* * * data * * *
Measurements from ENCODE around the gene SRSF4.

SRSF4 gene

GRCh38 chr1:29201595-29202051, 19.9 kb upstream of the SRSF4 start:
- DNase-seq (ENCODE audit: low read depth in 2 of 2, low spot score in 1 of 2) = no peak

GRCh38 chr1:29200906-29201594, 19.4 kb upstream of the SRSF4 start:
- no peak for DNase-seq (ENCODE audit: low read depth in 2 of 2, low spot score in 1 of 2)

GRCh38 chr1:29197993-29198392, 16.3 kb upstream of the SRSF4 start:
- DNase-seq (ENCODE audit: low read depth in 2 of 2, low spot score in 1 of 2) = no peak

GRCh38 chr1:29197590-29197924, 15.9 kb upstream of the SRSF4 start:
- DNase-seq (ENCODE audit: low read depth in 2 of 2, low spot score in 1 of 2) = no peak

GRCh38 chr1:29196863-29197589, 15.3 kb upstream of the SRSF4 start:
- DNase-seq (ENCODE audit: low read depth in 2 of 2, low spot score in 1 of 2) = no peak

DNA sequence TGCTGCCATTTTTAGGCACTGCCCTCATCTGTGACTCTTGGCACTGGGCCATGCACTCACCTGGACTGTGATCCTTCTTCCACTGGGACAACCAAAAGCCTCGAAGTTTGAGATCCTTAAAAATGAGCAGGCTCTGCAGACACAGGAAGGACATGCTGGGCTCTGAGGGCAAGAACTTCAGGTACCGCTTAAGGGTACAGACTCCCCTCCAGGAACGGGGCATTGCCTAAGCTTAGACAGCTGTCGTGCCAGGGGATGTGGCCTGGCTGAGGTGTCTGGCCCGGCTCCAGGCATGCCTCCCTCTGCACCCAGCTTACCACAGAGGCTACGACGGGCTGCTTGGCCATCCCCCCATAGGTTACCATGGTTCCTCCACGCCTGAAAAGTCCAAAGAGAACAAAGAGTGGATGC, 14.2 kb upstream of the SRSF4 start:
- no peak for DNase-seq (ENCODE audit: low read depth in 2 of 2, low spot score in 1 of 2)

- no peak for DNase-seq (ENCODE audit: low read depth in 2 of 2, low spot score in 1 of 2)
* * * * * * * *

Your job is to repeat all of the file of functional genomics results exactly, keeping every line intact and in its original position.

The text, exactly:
Measurements from ENCODE around the gene SRSF4.

SRSF4 gene

GRCh38 chr1:29201595-29202051, 19.9 kb upstream of the SRSF4 start:
- DNase-seq (ENCODE audit: low read depth in 2 of 2, low spot score in 1 of 2) = no peak

GRCh38 chr1:29200906-29201594, 19.4 kb upstream of the SRSF4 start:
- no peak for DNase-seq (ENCODE audit: low read depth in 2 of 2, low spot score in 1 of 2)

GRCh38 chr1:29197993-29198392, 16.3 kb upstream of the SRSF4 start:
- DNase-seq (ENCODE audit: low read depth in 2 of 2, low spot score in 1 of 2) = no peak

GRCh38 chr1:29197590-29197924, 15.9 kb upstream of the SRSF4 start:
- DNase-seq (ENCODE audit: low read depth in 2 of 2, low spot score in 1 of 2) = no peak

GRCh38 chr1:29196863-29197589, 15.3 kb upstream of the SRSF4 start:
- DNase-seq (ENCODE audit: low read depth in 2 of 2, low spot score in 1 of 2) = no peak

DNA sequence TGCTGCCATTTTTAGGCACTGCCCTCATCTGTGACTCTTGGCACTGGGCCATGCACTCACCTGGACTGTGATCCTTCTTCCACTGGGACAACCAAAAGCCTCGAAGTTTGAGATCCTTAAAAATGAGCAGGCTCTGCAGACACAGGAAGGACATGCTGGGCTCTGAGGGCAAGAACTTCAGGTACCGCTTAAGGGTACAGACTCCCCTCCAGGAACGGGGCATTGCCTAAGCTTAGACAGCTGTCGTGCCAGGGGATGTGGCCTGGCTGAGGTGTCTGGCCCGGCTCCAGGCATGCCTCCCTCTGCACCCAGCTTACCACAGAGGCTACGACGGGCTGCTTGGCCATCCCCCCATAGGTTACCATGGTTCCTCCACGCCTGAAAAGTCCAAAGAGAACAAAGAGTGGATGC, 14.2 kb upstream of the SRSF4 start:
- no peak for DNase-seq (ENCODE audit: low read depth in 2 of 2, low spot score in 1 of 2)

- no peak for DNase-seq (ENCODE audit: low read depth in 2 of 2, low spot score in 1 of 2)